Senate Democratic Members Respond to AG Rokita’s Critical Race Theory Comments

INDIANAPOLIS — Today members of the Indiana Senate Democratic Caucus issued the following statement criticizing Attorney General Todd Rokita for releasing a “parents bill of rights” that not only has no legal standing, but also criticizes our state educators’ efforts to bring a more diverse education to our students.

“I have major concerns with the Attorney General’s statements criticizing educators’ efforts to teach all of America’s history. His release amounts to nothing more than political games that insert inflammatory politics into education and imply that Indiana schools are teaching our children to discriminate on the basis of race,” Senator Taylor said. “Teaching all of America’s history is an inclusive approach to education, and a statewide leader such as the Attorney General should want our students to receive the most comprehensive education available.”

“Attorney General Todd Rokita was elected to represent the State of Indiana in legal challenges, not insert his extreme political views into educational curriculum debates. His new ‘parents bill of rights’ is a political tactic to try and scare parents into thinking their children are being discriminated against,” Senator Ford said. “In actual reality, Indiana’s education curriculum is determined by the Department of Education, the Indiana State Board of Education and the General Assembly—all of which take public testimony and recommendations from parents.”

“Using politically charged language to misrepresent curriculum and allege that educators are taking away parental rights does nothing more than fuel a political war that Hoosiers are tired of,” Senator Yoder said. “This is a misuse of the Attorney General’s time and state office. Instead, he should let our very qualified teachers, school administrators and parents lead these conversations outside of a political arena. That is what is best for our children, and that is how Indiana can provide our children the best education possible.”

“Critical Race Theory (CRT) is a concept that has been around for over 40 years and is only now making the news because politicians have started using it to push a national agenda to block progress on inclusion and diversity. Parts of this theory have been in history curriculum for decades, and simply teaches students that prejudice didn’t end with slavery but at times has also been built into legal systems and policies. For example, government officials have drawn lines around predominantly minority neighborhoods, also known as red lining, and deemed them ‘poor financial risk.’ This resulted in banks refusing mortgages to Black families, denying them the opportunity to be homeowners and resulted in Black families building financial equity at a devastatingly disproportionate rate compared to white families.” Sen. Melton explained.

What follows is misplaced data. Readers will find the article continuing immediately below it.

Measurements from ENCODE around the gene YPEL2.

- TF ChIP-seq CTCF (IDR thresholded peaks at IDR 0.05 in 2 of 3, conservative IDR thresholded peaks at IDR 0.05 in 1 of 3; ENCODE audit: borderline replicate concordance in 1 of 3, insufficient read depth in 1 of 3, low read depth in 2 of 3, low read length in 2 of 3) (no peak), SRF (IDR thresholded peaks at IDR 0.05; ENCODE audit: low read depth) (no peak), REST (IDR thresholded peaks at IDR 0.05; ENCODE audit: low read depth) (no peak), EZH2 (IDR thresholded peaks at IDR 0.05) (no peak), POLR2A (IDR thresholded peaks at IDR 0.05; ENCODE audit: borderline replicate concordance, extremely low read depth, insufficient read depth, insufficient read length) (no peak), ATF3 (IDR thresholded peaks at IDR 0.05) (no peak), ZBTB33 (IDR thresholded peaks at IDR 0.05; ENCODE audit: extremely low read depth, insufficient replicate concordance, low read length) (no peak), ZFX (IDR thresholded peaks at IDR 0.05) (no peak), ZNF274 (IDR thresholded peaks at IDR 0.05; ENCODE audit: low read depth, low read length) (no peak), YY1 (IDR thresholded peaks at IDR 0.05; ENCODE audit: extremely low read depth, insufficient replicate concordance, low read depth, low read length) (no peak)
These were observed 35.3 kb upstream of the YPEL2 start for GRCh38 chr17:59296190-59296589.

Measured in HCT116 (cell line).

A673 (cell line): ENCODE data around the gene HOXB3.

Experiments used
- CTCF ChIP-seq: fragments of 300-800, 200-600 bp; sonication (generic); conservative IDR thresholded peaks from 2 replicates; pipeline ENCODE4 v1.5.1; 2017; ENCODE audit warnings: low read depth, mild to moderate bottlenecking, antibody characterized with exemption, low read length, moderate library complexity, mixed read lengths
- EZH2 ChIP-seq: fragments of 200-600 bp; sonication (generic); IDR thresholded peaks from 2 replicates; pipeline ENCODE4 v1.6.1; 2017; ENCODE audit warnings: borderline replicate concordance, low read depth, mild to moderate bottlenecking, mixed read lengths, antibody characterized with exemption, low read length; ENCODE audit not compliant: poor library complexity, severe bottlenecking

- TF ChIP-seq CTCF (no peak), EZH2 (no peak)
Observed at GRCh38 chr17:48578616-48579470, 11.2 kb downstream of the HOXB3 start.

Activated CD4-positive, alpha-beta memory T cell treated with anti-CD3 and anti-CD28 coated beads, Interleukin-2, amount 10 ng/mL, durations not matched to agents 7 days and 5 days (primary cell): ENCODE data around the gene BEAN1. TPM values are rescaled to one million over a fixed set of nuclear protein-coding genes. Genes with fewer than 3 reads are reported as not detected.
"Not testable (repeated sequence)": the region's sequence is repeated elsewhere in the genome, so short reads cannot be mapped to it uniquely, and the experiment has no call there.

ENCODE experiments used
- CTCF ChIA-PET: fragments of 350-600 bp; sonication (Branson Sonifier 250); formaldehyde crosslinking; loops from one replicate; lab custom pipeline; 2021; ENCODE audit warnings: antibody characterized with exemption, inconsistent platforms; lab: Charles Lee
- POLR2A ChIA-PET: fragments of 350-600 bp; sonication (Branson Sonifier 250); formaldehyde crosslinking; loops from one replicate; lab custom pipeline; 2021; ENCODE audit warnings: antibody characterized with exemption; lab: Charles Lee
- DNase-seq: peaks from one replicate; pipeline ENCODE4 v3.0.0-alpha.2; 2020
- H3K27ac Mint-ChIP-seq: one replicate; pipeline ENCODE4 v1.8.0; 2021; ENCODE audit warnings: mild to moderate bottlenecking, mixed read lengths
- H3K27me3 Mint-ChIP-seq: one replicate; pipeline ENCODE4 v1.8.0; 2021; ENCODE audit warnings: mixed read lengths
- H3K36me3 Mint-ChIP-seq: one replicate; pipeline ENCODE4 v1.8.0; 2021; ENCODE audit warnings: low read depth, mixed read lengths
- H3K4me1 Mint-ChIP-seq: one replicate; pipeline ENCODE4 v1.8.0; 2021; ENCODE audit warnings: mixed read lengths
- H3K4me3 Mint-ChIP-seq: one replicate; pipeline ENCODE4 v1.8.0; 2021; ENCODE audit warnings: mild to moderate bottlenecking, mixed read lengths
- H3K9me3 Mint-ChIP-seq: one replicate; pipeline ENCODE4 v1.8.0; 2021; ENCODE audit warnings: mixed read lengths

“I ran for office to make sure that all students and all Hoosiers are treated equally and with dignity,” Senator Qaddoura said. “Making sure our students are taught America’s full history is how our students learn how they can make a difference in our state and nation—as individuals and in their future careers. Our nation will only truly offer liberty and justice for everyone when we are open to learning from past wrongs and commit ourselves to doing better.” 

“I am disappointed to see Attorney General Rokita playing politics with our children’s education,” Senator Lanane said. “He is doing nothing more than creating a boogeyman where one doesn’t exist. I support school efforts to make U.S. history curriculum more comprehensive and accurate. Our Attorney General should stop the political maneuvering and leave education to experienced teachers, school administrators and parents.”

“There are a number of things Attorney General Rokita could do to support our schools, parents and students, but releasing politically charged and divisive language criticizing Critical Race Theory is not one of them,” Sen. Randolph said. “Our school administrators, parents and teachers are more than capable of having the necessary discussions to make decisions concerning the curriculum for our students. They do not need the Attorney General overstepping the bounds and duties of his office—something I find extremely concerning—to give them advice about what part of American history should and should not be taught in Indiana schools. There is a process in place for school curriculum approval, and I trust that our educators are working hard, as always, to accurately educate our students about our nation’s history. ”

Senator Niezgodski expressed his concern by stating, “politics should not be part of our children’s education. They should be learning accurate American history with a curriculum approved by experienced educators. Any attempt to insert this type of inflammatory politics into classrooms is inappropriate. I appreciate our hardworking teachers and I support their efforts to provide the best possible education for our students.”

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